Results and discussion

Method development

After optimizing several conditions for determination of cefepime and amikacin mobile phase consisting of Methanol: Acetonitrile: Acetate Buffer 75:20:05 (v/v) at pH 5.1 was found to be satisfactory. The drugs gave symmetric and sharp peaks with Waters C-18 (250 mm x 4.6 mm, 5 μm) column at 212 nm UV detector. The elution was achieved at 4.61min for amikacin and 9.09min for cefepime with good resolution, theoretical plates and acceptable tailing factor (Figure 2).

FIGURE 2: Standard chromatogram of cefepime and amikacin 

Method validation

The method system suitability was evaluated by calculating the %RSD values of peak area, retention time, asymmetry and theoretical plates of five standard replicates. The experimental results (Table I) showed that the values were within the acceptable range indicating that the system was suitable for the intended analysis. Specificity results indicate that there was no interference from the excipients used and also from the mobile phase which proves that method is able to separate the main drugs from the degradation products. The specificity determined by using peak purity, resolution. Peak purity index shows that both cefepime and amikacin are clearly separated from the response of any interfering peak(s). Thus specificity study ensures the selectivity of the developed analytical method which is able to separate and quantify cefepime and amikacin in presence of different degradation products. Range of linearity of the proposed method was determined at different concentrations ranging from 2.5- 25µg/mL for amikacin and 10-100µg/mL for cefepime. The regression analysis equation was y = 8916.x + 36284 and correlation coefficient (r2) was 0.999 for amikacin and y = 4442.x + 20680 and correlation coefficient (r2) was 0.999 for cefepime. Very low values for the statistical parameters like standard deviation of slope, intercept 102.80, 1594.67 for amikacin and 33.79, 2093.93 for cefepime indicate that there is linear relationship between the concentration and peak area. A very low standard deviation in quantitative analysis results 0.2505 for amikacin and 0.5906 for cefepime indicates that the quantity reported is accurate and acceptable. Hence the quantity of amikacin and cefepime can be accurately determined using the calibration graphs which were represented in Figure 3.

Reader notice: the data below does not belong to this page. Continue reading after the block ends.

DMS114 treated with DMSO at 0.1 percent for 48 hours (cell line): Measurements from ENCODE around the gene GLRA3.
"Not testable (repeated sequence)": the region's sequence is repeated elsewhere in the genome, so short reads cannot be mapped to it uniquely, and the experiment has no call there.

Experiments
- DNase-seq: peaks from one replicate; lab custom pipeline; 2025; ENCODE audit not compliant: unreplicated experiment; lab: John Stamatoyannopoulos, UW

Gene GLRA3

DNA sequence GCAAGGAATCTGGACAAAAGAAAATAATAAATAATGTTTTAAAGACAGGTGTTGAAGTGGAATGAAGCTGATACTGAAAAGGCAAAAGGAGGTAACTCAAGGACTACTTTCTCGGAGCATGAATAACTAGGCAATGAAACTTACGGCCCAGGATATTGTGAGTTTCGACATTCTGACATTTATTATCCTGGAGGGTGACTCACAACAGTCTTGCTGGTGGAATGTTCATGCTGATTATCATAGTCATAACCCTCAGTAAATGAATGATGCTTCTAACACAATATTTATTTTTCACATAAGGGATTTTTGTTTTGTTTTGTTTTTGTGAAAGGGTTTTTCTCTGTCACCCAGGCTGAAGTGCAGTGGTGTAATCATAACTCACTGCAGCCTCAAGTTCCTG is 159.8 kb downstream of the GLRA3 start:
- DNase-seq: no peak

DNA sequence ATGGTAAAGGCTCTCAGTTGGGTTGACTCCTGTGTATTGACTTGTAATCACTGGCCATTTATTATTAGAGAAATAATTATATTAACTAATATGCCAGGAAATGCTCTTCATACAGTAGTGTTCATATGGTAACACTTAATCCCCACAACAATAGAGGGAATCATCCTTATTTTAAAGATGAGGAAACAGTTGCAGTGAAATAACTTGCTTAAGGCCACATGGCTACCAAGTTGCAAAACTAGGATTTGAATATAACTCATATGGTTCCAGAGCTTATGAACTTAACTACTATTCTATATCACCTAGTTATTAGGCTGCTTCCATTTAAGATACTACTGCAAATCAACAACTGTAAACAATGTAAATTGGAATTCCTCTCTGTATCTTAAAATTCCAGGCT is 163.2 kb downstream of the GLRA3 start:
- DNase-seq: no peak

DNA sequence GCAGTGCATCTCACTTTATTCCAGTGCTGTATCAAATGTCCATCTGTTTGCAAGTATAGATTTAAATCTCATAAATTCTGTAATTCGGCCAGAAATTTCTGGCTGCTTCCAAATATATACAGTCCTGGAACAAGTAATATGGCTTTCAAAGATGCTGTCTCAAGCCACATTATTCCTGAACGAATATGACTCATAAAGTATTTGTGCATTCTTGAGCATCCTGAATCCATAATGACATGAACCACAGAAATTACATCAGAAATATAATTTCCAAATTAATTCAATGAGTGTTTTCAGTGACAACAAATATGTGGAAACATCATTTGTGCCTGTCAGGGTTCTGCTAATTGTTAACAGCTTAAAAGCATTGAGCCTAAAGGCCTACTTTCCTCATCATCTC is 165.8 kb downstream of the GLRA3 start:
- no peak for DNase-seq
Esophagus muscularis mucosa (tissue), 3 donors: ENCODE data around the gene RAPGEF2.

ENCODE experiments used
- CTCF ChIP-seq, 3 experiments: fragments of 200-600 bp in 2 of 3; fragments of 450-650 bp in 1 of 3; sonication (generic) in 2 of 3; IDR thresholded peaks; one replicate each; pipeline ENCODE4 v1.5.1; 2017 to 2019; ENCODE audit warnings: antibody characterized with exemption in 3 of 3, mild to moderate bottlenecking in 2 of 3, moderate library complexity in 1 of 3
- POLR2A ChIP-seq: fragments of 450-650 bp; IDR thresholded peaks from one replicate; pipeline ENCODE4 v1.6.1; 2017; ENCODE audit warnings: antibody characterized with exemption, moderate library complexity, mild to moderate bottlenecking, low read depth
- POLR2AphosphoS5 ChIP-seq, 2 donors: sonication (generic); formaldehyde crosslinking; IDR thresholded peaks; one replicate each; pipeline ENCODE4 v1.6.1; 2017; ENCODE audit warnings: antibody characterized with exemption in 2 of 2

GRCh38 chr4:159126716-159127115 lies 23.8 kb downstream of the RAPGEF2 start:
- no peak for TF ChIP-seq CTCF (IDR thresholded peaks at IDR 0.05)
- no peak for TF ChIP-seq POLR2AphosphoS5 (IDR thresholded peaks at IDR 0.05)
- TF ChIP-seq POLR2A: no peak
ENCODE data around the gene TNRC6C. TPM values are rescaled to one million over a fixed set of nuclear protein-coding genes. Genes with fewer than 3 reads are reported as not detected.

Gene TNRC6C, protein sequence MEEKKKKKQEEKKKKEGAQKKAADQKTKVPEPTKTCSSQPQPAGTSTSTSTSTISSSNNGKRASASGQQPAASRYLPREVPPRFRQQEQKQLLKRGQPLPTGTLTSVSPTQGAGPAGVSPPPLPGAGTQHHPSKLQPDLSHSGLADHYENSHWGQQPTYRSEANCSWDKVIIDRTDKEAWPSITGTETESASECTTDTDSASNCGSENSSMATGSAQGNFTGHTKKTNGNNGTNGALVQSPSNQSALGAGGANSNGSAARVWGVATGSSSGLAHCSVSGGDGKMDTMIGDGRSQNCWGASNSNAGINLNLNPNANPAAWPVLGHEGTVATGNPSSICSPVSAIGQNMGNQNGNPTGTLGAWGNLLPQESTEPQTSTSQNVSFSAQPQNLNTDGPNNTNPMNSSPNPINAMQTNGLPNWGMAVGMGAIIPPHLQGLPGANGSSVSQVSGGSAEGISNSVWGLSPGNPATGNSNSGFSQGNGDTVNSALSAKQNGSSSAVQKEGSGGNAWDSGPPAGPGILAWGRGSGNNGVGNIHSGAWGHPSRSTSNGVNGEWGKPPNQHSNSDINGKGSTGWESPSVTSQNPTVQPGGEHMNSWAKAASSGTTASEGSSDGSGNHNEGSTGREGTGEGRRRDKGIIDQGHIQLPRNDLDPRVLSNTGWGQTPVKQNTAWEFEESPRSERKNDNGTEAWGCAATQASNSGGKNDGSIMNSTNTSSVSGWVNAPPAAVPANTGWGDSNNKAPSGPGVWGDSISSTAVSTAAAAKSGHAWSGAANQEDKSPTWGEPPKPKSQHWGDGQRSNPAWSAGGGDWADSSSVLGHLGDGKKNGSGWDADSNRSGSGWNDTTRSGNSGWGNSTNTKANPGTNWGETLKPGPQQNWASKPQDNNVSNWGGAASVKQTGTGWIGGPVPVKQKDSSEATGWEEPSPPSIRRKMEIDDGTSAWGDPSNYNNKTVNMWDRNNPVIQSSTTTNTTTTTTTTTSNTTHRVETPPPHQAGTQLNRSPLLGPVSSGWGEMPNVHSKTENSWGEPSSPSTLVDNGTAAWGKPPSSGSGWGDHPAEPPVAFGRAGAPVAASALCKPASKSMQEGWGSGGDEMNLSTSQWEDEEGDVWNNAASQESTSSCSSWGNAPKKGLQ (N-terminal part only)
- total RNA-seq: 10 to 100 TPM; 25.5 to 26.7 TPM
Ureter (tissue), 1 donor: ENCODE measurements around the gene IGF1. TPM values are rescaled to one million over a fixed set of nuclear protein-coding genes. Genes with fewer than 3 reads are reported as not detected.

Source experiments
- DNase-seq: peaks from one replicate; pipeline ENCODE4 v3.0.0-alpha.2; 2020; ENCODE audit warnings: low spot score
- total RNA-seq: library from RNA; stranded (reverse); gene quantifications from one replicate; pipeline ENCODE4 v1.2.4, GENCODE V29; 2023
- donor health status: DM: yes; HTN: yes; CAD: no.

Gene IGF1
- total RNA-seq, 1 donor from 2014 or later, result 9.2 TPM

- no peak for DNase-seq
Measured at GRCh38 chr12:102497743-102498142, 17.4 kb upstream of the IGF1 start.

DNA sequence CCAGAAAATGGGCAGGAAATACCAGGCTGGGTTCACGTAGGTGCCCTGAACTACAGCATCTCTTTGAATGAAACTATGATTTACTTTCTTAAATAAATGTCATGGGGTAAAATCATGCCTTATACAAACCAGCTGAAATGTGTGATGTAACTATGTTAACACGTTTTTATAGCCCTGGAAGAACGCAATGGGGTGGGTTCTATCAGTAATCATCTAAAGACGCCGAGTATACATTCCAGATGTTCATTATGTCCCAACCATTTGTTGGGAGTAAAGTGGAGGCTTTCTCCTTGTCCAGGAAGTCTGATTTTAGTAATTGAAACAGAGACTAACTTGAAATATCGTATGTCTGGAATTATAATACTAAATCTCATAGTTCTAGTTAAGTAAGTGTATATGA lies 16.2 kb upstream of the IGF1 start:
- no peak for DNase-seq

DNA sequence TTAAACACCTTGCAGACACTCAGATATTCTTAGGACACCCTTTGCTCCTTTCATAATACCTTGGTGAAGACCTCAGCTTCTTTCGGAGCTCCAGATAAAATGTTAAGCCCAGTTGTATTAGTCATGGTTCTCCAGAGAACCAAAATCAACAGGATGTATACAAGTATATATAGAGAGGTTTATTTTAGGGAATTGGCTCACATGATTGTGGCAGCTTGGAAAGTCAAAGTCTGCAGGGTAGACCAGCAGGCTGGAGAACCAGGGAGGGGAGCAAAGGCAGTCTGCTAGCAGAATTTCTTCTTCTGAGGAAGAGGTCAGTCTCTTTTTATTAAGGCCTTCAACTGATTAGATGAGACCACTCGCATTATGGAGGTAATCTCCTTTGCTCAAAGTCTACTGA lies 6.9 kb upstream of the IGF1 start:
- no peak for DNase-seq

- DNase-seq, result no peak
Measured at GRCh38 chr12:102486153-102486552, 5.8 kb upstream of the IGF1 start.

TABLE I: System suitability test results 

Parameter Results
API Concentration Amikacin - 7.5 µg/mL Cefepime - 30 µg/mL
RT Amikacin- 4.61±0.0032 min Cefepime- 9.09±0.054 min
Resolution Amikacin- ……. Cefepime- 22.27±0.31
Area Amikacin- 104220±630 Cefepime- 154431±595
TheoreticalPlates Amikacin- 9117±125 Cefepime- 30242±240
TailingFactor Amikacin- 1.42±0.01 Cefepime- 1.09±0.01

FIGURE 3: Calibration graph of linearity of cefepime and amikacin